Tuesday, December 30, 2008
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For instance, this guy puts an artiste/hobo spin on the buffalo-plaid flannel shirt usually associated with lumberjacks. Check out the pink socks!
Now you ask, why would a blog named "The Dandy Project" concern itself with such utilitarian fashions? Well, allow me to remind you that living out one's fantasies by way of one's outward appearance is 100% dandyism.
Let us explore today's manifestations of blue-collar style:
Top-of mind: plaid, most especially, buffalo plaid.
both probably from The Sartorialist
Work boots: perhaps the second most ubiquitous. Men's magazines are all over it, maybe because they're the easiest to work into a regular dude's look.
combat boots from OakNYC
notice how easily work boots work in a jeans-and-blazer outfit
Chambray/denim shirts are iconic Americana workwear.
I have way too many of these.
The jumpsuit is an auto-mechanic staple. More recently, the flight suit, a variation on the jumpsuit, is gaining popularity, with a version by Eairth being one I seriously covet.
a flight suit on Facehunter
The sailor shirt: costumey cool!
APC SS 08: the best EVER
The lab coat: part mad scientist, part Scandinavian chic. I saw the coolest heavy chambray vintage lab coat in Japan that cost an arm and a leg in Yen.
from The Sartorialist
Tabi Boots. I have previously ignorantly believed tabi boots were the original brainchild of the great Martin Margiela.
Margiela tabi boots on model Daul Kim
Only in my recent trip to Japan did I discover that tabi boots have long been the footwear of choice for laborers. Legend has it, tabi boots were also the footwear of choice for ninjas, way back in their day.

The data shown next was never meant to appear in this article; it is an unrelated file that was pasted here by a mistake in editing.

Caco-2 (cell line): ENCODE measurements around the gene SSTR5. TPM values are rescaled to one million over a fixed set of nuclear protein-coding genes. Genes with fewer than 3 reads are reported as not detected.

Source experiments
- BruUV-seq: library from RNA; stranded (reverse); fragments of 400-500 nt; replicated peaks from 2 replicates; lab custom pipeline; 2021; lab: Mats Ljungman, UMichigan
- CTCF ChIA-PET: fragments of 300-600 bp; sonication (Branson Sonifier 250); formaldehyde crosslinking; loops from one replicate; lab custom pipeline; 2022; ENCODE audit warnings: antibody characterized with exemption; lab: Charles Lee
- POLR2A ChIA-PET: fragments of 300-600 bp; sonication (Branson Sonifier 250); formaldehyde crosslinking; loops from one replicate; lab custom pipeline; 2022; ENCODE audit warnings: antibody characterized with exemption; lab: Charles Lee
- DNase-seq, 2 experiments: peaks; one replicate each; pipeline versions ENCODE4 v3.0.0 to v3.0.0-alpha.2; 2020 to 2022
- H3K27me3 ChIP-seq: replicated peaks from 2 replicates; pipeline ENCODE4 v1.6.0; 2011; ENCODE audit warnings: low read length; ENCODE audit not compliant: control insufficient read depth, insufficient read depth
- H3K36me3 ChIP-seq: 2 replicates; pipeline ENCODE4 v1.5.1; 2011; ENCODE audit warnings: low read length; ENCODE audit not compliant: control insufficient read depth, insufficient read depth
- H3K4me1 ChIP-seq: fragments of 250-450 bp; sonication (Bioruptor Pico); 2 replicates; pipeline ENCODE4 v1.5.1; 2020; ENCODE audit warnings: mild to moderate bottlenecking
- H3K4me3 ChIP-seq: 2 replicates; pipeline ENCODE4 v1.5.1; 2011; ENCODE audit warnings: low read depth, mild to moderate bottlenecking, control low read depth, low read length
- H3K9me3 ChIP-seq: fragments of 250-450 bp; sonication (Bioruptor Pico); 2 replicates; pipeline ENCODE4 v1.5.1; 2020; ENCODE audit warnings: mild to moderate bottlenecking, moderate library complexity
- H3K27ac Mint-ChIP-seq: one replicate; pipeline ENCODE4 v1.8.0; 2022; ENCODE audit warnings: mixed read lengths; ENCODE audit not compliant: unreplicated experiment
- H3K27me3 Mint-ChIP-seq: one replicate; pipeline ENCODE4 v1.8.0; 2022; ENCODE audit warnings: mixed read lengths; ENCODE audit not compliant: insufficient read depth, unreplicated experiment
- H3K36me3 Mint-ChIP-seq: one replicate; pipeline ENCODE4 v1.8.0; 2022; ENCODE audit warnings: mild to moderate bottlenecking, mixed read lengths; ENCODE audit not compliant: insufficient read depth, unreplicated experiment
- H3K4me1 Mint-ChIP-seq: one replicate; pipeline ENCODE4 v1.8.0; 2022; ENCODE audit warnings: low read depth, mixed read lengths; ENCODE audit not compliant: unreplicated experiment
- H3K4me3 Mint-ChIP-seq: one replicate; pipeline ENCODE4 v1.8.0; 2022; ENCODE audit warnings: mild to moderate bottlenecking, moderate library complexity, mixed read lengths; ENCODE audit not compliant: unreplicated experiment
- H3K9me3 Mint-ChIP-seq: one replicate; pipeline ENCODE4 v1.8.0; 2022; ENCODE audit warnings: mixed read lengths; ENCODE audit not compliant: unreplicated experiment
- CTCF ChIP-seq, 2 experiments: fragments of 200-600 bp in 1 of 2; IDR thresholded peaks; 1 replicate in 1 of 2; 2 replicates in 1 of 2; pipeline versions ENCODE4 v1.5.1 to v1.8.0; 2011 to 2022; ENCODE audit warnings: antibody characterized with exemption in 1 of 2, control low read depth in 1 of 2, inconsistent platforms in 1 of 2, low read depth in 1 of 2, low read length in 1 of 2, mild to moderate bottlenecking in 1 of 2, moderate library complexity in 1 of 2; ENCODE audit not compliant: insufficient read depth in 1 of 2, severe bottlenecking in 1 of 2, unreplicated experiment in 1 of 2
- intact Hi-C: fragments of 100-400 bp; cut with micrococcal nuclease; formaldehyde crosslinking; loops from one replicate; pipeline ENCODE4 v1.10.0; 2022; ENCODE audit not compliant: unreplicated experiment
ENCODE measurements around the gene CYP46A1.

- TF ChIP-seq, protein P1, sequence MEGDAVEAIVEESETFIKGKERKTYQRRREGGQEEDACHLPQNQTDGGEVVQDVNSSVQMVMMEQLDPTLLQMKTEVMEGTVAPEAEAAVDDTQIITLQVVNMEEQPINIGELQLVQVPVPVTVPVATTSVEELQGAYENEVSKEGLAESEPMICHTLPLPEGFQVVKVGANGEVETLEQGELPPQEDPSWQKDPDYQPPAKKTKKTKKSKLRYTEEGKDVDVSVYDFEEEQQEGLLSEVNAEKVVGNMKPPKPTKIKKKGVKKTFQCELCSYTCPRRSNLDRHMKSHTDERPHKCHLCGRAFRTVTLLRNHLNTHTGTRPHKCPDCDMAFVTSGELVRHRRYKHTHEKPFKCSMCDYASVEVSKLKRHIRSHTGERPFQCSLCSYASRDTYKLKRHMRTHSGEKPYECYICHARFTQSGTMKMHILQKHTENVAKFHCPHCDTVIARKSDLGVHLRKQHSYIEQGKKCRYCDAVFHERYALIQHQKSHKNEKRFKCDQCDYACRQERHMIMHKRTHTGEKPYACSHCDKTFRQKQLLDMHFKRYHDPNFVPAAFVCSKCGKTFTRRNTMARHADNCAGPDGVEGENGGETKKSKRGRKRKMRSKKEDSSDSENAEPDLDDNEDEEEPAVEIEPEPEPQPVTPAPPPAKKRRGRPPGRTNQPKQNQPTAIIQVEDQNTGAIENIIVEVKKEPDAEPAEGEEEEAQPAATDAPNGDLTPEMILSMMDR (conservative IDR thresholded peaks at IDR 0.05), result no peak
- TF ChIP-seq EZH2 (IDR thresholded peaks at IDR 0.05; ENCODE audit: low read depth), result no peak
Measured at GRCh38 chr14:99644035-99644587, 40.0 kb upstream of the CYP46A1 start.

pardon the distant shot, but if you look closely you can see the Japanese workers wearing tabi boots
So after a lengthy introduction, let us examine the appeal. What makes the working-man look so fascinating these days? I, for one, think it's a refreshing change from the previous male archetype of the metrosexual (excuse the term, I'm merely using it to illustrate a point) man whose popularity peaked somewhere between 2002 to 2006. The feminized “metrosexual” look has gotten so overexposed, overdone, it’s lost all its novelty. Overtweezed eyebrows, overshaped goatees, obvious gym bodies, overpressed form-fitting clothing, it’s all just so tired. Men of all sexual orientations are having fun dressing up the way working-men do, the way men used to dress back in the day. Perhaps men have gotten so tired of looking their best that now they just want to look like somebody other than themselves.
Just for fun, let me share other occupation-inspired items I would like to see reinterpreted in fashion, seriously:
Safety goggles: workwear-inspired eyewear, now that's something new.
Denim overalls. Slim the silhouette? Render in raw denim? This might be do-able.
The tool belt. Way smaller than a work tote (and hands-free!), way cooler than a fanny pack. I say, fashion-ize the tool belt! Because sometimes, the things you need to bring that don't happen to fit in your pockets are just too little to stuff into your smallest bag.
Fashion inspired by occupation has always been there, I think it never really left. It's just refreshing to see it being wholeheartedly revisited by fashion today.
EDIT: Quick outfit post. (Sorry, it isn't workwear-inspired.) I got these olive green harem pants by Greyhound at the same sale I got these. Yes, I'm diving into the trend head-first. I will be the first to laugh at myself when the rose-colored lenses of the harem pants' trendiness fade.
Zara sweater, Greyhound harem pants, tasseled loafers from Cubao
I got these cordovan tasseled loafers (left) at Valentino, a men's shoe shop at Cubao Expo, together with a pair of brown leather and lizard patchwork loafers (right). I got them at such an obscenely low price, I can't even say. Though the look and feel of these shoes is vintage, they are 100% brand new.